The 2nd op in aggregate does not work


In source scala\src\library\scala\collection\TraversableOnce.scala (2.12.x) the implementation of aggregate is

def aggregate[B](z: =>B)(seqop: (B, A) => B, combop: (B, B) => B): B = foldLeft(z)(seqop)

It seems the combop is not used. But the related doc says:
As an example, consider summing up the integer values of a list of chars. The initial value for the sum is 0. First, seqop transforms each input character to an Int and adds it to the sum (of the partition). Then, combop just needs to sum up the intermediate results of the partitions


I think aggregate was meant for the parallel collections. When you use it on a non-parallel collection it doesn’t make much sense to split it in multiple partitions; it would just make the operation slower. That’s also why the documentation says it’s perfectly legal for combop to be called 0 times.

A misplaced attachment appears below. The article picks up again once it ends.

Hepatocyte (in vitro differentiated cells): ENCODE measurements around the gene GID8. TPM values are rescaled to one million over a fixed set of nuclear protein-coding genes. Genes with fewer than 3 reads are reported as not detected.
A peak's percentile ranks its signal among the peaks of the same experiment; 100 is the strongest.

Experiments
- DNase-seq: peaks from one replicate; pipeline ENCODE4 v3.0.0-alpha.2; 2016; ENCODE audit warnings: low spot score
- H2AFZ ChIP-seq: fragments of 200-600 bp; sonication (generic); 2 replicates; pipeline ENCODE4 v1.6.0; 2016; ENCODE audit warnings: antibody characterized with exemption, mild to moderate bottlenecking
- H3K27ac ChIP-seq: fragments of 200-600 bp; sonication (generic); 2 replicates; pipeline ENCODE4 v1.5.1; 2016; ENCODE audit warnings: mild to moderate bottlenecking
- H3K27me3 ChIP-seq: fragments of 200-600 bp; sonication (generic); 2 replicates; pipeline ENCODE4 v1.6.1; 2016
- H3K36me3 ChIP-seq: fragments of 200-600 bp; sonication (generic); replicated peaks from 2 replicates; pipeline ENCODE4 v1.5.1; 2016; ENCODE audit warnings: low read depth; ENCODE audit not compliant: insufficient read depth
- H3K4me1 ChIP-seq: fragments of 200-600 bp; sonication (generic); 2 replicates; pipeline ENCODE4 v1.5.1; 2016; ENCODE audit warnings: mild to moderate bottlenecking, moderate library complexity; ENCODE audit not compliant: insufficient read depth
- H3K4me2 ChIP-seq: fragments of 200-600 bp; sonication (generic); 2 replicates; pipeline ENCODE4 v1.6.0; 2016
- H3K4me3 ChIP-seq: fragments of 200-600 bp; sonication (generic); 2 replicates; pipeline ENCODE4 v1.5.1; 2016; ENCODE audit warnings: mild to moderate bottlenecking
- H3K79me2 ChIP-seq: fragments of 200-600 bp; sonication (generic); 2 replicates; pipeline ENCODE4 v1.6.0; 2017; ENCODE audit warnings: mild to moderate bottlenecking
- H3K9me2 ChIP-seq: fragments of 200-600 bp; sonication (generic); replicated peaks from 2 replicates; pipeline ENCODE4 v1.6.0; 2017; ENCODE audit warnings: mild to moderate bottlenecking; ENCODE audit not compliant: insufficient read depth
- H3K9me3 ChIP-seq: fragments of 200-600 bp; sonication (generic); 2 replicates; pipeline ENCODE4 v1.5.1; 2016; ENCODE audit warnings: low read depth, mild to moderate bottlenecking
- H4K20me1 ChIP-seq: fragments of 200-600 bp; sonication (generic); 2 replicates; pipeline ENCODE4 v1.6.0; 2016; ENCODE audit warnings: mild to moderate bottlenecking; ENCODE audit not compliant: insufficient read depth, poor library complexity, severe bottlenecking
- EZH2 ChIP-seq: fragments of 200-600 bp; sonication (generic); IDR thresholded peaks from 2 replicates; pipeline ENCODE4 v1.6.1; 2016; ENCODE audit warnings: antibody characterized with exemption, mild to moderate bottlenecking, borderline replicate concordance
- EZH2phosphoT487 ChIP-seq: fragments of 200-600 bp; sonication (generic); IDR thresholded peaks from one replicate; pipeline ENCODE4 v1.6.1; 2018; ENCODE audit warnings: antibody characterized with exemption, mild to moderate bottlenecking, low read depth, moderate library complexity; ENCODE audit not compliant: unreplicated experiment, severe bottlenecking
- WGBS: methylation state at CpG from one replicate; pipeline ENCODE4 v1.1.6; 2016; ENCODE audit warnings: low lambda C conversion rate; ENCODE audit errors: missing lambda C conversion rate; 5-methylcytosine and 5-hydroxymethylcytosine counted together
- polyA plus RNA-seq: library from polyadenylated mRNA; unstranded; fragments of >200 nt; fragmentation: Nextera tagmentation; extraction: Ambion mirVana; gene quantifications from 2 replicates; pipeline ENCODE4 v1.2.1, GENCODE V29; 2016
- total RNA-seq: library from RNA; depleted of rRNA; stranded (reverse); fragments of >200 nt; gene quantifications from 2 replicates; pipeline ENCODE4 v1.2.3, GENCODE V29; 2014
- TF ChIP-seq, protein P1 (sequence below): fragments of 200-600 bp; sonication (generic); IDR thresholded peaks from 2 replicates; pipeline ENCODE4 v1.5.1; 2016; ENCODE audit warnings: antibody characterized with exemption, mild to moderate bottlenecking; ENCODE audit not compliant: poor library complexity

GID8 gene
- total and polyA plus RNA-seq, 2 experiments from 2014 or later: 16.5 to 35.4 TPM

The parallel collections will be removed from the standard library, so in the future aggregate will probably no longer exist anyway.


Why are the parallel collections being removed from the standard library?


They are moved to a separate module. See


I think it will be convenient to use aggregate to do following:

max(of x(1)-x(2),x(2)-x(3), ……, x(p-1)-x§)
sum( of (x(1)< x(2)), (x(2)< x(3)),……(x(p-1)<x§))


This is why i want to use aggregate.


If I understood you correctly, you can do that with a sliding window:

List(3,7,8,9,4,2,4,6,2,1,7).sliding(2).map{ case List(a,b) => a - b }.max

aggregate is not a sliding window. It’s a fold operation.



List(3,7,8,9,4,2,4,6,2,1,7).sliding(2).foldLeft(Int.MinValue) {
  case (m, List(a,b)) => m max (a - b)

since it’s a fold.


But WHY are the parallel collections being taken out of the standard library? That will just make it less convenient to use them.


I guess because … they were not up to par.